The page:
What is Hemp?
Hemp is an annual plant commonly found in the northern hemisphere and is part of the cannabis sativa family. It is exceptional in its variety of uses, so it has been grown for both industrial and consumer purposes. The word “sativa” means useful in Latin, which means hemp boasts its potential beginning with its name. It is used to make a variety of every day products and has recently been noted for its medicinal benefits.
Hemp is noted as having the “longest and strongest” natural fiber which is used to create over 25,000 products. The fiber is found in the stalk of the plant and can be used to make things like paper, clothing, rope and canvas… to name a few. The fibers are harvested by hand, which reduces the environmental impact from factories and chemicals. Its fibers can also be used for building materials, which could reduce the impact of deforestation that comes from harvesting trees.
Although it is in the cannabis family, the hemp plant is distinguishable and unique. In fact, marijuana and hemp cannot be grown near each other. It is a dominant plant and will actually alter the chemical composition of marijuana when they are grown too closely together.
There are three types of hemp grown:
Oil seed: these plants will produce a high yield of seeds that are grown to produce hemp oil. The oil is harvested by pressing the seeds and using one of many methods of extraction to create a final product.
Fiber: these plants will be planted in high density in order to maximize quality bast fibers. Bast fibers is found in the stem. It is soft and woody in nature.
Hybrid: these plants have been selectively bred. They are known as “cultivars” and this means that they haven’t been grown by seeds. For example, a cultivar may be grown from a plant cutting. The new growth will retain the characteristics of the mother plant.
How is hemp grown?
Hemp grows well in mild climates with a well-aerated, draining soil that has a strong organic matter composition. Crops are generally plants after the risks of hard freezes have passed. Good, substantial rainfall is important for proper seed germination and is most important in the first one to two months of planting. It can be planted in the same soil for several years and still produce high yields. Nitrogen is critical during first couple of months of growth, then phosphorous and potassium are necessary during the flowering and seeding stage.
It is recommended that hemp is rotated in order to prevent the buildup of disease within the crop. A small number have pests have some damaged crops like grasshoppers and armyworms, but there is not any pesticides registered in the United States in order to treat hemp. A more challenging issue is diseases that affect the plant. Variations of fungal molds, fungal/bacterial leaf spots, viruses and root rot pose more of a threat to the crop. It is not recommended to grow plants like sunflowers, canola and soybeans because this increases the risk of mold among hemp.
Hemp is considered to be a “short day plant.” A short day plant only flower when there is less than twelve hours of daylight. Anything over this will prevent a plant from blossoming, so there are specific times of year when growing hemp is critical.
There are both male and female varieties of this plant. Male plants tend to flower quicker, make less seeds and die quicker than female plants. As a result, most farmers tend to plant more female plants with just a small number of male plants used to pollinate. Female plants will also produce more fiber and create less of an impact on the yield.
When did hemp cultivation begin?
The farming, harvesting and use of hemp dates back over 10,000 years ago, which makes it one of the oldest agricultural crops. Cords made from it were discovered in Taiwan in an ancient village that date back past 8,000 B.C. It was cultivated in China as early as 6000 B.C. to use the seeds and oils in foods. Writings about hemp were discovered in India in 600 B.C. and noted the “intoxicating effects” of the resin.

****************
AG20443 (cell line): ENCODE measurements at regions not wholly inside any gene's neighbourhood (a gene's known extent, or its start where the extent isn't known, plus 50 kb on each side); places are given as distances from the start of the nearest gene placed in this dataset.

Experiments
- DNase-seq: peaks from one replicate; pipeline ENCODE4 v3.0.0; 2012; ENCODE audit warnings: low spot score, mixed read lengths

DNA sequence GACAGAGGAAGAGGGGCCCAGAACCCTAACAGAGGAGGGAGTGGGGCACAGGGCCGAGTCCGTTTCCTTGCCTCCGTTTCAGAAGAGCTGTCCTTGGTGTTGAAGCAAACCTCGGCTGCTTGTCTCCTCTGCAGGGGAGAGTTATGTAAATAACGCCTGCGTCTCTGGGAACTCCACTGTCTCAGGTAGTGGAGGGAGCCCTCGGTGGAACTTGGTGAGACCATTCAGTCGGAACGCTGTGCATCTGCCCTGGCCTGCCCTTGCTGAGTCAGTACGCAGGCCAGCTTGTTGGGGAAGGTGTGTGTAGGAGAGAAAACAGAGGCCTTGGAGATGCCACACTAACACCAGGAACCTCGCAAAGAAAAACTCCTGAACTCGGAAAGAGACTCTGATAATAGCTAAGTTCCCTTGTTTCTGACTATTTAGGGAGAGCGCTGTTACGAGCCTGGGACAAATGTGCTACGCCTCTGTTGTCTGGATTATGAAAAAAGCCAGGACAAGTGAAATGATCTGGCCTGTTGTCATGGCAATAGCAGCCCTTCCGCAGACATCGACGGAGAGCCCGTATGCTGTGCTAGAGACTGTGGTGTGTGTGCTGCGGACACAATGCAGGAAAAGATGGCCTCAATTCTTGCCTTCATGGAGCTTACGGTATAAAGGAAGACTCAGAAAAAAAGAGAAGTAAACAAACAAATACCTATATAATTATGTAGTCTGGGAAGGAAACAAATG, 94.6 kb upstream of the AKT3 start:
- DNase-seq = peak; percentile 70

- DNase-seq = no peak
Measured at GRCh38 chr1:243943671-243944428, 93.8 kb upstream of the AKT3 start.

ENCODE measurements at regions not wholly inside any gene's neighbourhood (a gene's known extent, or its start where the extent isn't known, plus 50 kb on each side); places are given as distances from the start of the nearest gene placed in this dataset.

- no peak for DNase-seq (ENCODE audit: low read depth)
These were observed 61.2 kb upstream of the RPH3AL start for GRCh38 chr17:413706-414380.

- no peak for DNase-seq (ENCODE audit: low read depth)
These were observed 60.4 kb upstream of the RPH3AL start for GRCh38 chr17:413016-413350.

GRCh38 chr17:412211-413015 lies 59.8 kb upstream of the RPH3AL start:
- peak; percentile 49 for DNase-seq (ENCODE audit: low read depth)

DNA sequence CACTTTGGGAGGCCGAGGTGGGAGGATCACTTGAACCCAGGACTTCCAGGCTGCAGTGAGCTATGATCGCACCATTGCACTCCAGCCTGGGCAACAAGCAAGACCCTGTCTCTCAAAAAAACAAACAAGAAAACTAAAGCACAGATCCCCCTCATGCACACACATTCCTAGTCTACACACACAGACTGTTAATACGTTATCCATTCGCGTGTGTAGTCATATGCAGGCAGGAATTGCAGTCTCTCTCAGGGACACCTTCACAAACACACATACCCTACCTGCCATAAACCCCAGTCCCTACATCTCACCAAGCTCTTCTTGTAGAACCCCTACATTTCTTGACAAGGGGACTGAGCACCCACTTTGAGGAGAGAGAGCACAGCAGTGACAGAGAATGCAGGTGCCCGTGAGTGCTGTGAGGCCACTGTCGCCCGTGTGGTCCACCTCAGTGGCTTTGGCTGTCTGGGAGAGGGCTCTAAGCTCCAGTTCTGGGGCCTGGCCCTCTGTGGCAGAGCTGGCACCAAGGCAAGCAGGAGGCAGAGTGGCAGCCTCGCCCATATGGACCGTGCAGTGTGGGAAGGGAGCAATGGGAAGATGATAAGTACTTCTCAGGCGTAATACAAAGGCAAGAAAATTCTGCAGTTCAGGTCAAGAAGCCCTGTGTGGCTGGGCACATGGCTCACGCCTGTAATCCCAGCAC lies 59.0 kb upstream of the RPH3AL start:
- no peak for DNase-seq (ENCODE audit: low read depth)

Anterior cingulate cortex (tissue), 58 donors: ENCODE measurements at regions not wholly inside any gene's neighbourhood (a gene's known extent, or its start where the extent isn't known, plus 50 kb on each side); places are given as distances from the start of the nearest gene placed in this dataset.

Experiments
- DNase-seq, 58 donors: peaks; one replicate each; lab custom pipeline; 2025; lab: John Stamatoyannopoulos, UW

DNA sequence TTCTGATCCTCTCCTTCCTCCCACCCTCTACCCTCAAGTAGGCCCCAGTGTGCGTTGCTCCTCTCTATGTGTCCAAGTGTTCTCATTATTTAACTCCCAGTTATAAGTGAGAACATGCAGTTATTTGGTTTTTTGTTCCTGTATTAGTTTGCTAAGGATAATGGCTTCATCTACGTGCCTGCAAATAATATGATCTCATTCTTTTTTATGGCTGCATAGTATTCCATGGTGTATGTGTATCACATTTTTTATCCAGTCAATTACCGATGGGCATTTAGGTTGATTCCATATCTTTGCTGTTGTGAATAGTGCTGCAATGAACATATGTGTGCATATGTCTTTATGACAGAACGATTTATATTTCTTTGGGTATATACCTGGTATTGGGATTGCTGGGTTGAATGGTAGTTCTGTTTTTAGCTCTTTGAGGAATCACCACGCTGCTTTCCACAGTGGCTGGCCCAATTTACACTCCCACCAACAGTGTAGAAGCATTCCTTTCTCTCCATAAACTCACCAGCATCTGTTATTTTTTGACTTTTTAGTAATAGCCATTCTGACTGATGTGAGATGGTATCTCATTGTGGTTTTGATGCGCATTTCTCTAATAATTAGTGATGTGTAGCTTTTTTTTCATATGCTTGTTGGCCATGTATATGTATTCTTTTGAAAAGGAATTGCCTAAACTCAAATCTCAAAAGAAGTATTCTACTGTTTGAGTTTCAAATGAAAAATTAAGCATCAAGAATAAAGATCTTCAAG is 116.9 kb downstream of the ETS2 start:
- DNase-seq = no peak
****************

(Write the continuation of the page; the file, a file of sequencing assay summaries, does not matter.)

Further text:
Early cultures used it in ceremonies and spiritual rituals, in meditation, for pleasure and use to make clothing. The plant was viewed as having a divine connection and some considered it to have “magical powers.” Some cultures believed the plant was a gift from a higher power, so hemp had a sacred, valued purpose among its users.
Additional to cultural and spiritual practices, hemp was recognized early on for having medicinal benefits. Herbalists noted that it was beneficial in treating disease, illness, infections and other disorders. In 1621, the Anatomy of Melancholy was published and referenced it as an anti-depressant. In 1764, the New English Dispensatory encouraged that topical application could treat skin inflammation. W.B. O’Shaughnessy reported in 1839 that it was effective in treating ailments like epilepsy and tetanus. He also noted that a tincture of it was being used as a pain reliever.
In the Americas, cultivation of hemp was mandated by European colonists due to its noted value. In 1606, Britain began growing hemp in Canada and then Virginia in 1611. Hemp was already existing in the Americas and the Native Americans were instrumental in helping the colonists cultivate these plants. Punishments were imposed on colonists to ensure that they continued to grow crops for England. Colonists did not process and use the hemp, as it was forbidden to ensure dependence on England. Hemp was mainly used as an export, until immigrants began weaving their own fabrics from the fibers and boycotted English products. After the War of Independence, the American paper industry developed and used hemp paper as a major means of communication.
Where does the world stand on hemp today?
Currently, there is a worldwide movement in both research and growing hemp. There are many countries that currently grow hemp for commercial use across the continents of Africa, the Americas, Asia and Europe. Japan, Netherlands and the United States are the main countries engaging in the research. China is the largest exporter of hemp in the entire world for the paper and textile industries. Canada is produces and exports more hemp seeds than anyone else in the world. They produce high quality seeds that are non-GMO and free of pesticides. The US currently imports 60-90% of its current hemp from Canada. Europe’s focus has been on producing hemp for industrial uses, like automobiles and building materials.